Review

G Protein Signaling: Insights from New Structures

Science's STKE  03 Feb 2004:
Vol. 2004, Issue 218, pp. re3
DOI: 10.1126/stke.2182004re3

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Gloss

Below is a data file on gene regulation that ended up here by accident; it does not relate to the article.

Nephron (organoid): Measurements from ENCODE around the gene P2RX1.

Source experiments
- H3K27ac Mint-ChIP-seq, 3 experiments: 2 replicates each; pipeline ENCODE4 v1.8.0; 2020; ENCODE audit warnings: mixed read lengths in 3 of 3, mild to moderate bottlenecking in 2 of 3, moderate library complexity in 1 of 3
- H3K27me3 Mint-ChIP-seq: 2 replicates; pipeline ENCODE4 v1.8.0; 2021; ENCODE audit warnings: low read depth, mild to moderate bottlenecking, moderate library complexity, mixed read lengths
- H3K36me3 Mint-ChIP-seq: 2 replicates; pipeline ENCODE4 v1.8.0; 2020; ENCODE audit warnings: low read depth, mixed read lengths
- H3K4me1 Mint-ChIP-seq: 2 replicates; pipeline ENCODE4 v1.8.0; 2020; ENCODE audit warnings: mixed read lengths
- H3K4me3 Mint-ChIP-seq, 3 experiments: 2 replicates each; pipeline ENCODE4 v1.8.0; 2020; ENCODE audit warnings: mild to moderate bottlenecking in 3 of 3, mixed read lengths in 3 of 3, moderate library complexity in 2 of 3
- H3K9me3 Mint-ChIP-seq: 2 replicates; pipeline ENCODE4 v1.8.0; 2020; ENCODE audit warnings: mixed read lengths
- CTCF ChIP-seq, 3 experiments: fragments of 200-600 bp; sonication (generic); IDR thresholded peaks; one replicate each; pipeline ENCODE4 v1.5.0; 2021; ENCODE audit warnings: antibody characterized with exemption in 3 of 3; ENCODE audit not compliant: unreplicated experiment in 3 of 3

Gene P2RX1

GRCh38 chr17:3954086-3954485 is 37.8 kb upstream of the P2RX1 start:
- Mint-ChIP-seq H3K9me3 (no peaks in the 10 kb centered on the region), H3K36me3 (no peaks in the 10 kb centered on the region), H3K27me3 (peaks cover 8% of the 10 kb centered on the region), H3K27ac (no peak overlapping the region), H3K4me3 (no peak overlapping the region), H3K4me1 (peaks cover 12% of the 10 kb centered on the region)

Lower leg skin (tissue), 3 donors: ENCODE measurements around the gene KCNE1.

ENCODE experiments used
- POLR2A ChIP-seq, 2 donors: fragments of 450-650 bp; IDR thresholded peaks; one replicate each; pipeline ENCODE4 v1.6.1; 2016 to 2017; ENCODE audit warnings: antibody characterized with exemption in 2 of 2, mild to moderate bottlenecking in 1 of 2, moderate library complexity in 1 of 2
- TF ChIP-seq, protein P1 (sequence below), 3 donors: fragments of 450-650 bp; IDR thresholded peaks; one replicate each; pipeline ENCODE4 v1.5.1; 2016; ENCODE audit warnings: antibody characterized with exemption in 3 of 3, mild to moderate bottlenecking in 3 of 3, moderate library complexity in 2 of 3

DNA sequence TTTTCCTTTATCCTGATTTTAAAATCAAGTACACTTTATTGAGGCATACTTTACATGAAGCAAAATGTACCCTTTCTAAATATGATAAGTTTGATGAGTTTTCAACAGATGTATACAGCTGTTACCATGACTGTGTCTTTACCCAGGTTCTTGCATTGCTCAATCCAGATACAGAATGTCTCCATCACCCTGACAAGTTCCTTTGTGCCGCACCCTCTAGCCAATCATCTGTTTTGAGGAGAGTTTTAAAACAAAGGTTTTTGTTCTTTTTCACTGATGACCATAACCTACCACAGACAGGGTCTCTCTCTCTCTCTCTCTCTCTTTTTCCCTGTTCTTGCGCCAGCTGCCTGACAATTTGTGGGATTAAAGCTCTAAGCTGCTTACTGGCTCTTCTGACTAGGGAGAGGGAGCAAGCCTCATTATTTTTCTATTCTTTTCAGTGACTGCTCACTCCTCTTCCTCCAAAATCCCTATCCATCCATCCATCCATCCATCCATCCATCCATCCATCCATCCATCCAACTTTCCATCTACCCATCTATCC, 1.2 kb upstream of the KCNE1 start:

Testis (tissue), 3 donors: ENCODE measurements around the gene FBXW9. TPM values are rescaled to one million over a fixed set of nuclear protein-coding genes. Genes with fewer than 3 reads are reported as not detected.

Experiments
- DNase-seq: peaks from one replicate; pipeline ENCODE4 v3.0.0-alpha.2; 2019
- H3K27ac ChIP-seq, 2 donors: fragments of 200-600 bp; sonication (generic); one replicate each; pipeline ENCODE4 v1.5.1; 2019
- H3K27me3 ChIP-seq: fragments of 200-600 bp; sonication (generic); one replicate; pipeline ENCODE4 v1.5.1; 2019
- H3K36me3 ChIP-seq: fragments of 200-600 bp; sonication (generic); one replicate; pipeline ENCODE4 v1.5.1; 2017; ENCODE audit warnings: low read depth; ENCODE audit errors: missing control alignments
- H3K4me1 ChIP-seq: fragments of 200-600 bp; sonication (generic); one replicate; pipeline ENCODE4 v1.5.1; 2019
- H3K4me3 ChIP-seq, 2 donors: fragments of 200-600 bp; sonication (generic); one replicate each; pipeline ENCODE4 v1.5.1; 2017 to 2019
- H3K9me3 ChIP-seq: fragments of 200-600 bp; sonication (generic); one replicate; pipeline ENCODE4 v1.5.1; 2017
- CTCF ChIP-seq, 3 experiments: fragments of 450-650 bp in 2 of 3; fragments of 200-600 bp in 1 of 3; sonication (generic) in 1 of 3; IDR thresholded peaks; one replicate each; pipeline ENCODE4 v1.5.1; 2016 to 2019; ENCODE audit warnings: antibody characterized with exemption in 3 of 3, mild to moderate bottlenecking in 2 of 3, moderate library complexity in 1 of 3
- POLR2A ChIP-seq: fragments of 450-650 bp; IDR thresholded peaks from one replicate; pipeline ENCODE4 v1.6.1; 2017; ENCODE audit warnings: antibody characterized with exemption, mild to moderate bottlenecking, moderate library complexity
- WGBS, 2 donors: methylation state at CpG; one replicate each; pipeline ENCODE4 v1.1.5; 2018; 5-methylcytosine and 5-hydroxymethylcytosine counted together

Heterotrimeric guanosine triphosphate–binding proteins (G proteins) are a class of intracellular proteins that bind to and are activated by activated G protein–coupled receptors that traverse the cell membrane of a wide variety of cells. A diverse array of ligands binds to and activates GPCRs, including photons, odorants, neurotransmitters, hormones, glycoproteins, and chemokines, leading to diverse biological responses. Heterotrimeric G proteins are made up of α and βγ subunits, and each is involved in signaling to distinct effectors. Determination of the crystal structures of these G proteins has led to a mechanistic understanding of their function, and structures of G proteins in complex with other signaling partners reveal details of how signaling through these highly evolutionarily conserved molecules is regulated within the cell. This STKE Review with seven figures, 2two animations, and 47 citations describes the latest findings and their implications for G protein–signaling paradigms.

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